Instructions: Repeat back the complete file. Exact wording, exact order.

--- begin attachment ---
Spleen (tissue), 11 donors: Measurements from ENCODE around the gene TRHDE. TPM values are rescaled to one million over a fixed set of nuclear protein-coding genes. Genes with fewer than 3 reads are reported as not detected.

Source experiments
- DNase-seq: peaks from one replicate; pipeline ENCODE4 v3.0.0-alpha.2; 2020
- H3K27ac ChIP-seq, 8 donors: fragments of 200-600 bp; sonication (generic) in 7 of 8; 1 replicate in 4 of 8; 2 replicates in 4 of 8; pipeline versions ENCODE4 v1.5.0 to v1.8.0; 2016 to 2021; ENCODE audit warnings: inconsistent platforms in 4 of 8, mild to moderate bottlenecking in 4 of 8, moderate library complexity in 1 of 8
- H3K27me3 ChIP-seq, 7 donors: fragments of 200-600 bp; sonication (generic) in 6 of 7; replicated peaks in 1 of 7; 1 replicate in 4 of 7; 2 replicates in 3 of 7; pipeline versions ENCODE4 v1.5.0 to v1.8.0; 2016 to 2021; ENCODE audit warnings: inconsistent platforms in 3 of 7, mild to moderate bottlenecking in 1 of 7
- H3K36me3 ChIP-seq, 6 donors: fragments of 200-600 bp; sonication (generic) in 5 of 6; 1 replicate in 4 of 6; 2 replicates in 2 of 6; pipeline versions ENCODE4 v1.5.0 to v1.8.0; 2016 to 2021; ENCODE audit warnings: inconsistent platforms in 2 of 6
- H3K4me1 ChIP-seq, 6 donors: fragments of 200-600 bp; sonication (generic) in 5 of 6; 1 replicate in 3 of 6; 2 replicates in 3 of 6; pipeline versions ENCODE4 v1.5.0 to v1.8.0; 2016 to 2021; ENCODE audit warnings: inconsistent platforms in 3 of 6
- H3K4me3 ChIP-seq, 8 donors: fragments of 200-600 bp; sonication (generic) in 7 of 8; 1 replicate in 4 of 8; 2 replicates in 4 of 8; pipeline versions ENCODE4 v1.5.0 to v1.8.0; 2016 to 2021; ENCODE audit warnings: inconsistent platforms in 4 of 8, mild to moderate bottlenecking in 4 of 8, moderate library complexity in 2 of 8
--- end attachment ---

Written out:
Spleen (tissue), 11 donors: Measurements from ENCODE around the gene TRHDE. TPM values are rescaled to one million over a fixed set of nuclear protein-coding genes. Genes with fewer than 3 reads are reported as not detected.

Source experiments
- DNase-seq: peaks from one replicate; pipeline ENCODE4 v3.0.0-alpha.2; 2020
- H3K27ac ChIP-seq, 8 donors: fragments of 200-600 bp; sonication (generic) in 7 of 8; 1 replicate in 4 of 8; 2 replicates in 4 of 8; pipeline versions ENCODE4 v1.5.0 to v1.8.0; 2016 to 2021; ENCODE audit warnings: inconsistent platforms in 4 of 8, mild to moderate bottlenecking in 4 of 8, moderate library complexity in 1 of 8
- H3K27me3 ChIP-seq, 7 donors: fragments of 200-600 bp; sonication (generic) in 6 of 7; replicated peaks in 1 of 7; 1 replicate in 4 of 7; 2 replicates in 3 of 7; pipeline versions ENCODE4 v1.5.0 to v1.8.0; 2016 to 2021; ENCODE audit warnings: inconsistent platforms in 3 of 7, mild to moderate bottlenecking in 1 of 7
- H3K36me3 ChIP-seq, 6 donors: fragments of 200-600 bp; sonication (generic) in 5 of 6; 1 replicate in 4 of 6; 2 replicates in 2 of 6; pipeline versions ENCODE4 v1.5.0 to v1.8.0; 2016 to 2021; ENCODE audit warnings: inconsistent platforms in 2 of 6
- H3K4me1 ChIP-seq, 6 donors: fragments of 200-600 bp; sonication (generic) in 5 of 6; 1 replicate in 3 of 6; 2 replicates in 3 of 6; pipeline versions ENCODE4 v1.5.0 to v1.8.0; 2016 to 2021; ENCODE audit warnings: inconsistent platforms in 3 of 6
- H3K4me3 ChIP-seq, 8 donors: fragments of 200-600 bp; sonication (generic) in 7 of 8; 1 replicate in 4 of 8; 2 replicates in 4 of 8; pipeline versions ENCODE4 v1.5.0 to v1.8.0; 2016 to 2021; ENCODE audit warnings: inconsistent platforms in 4 of 8, mild to moderate bottlenecking in 4 of 8, moderate library complexity in 2 of 8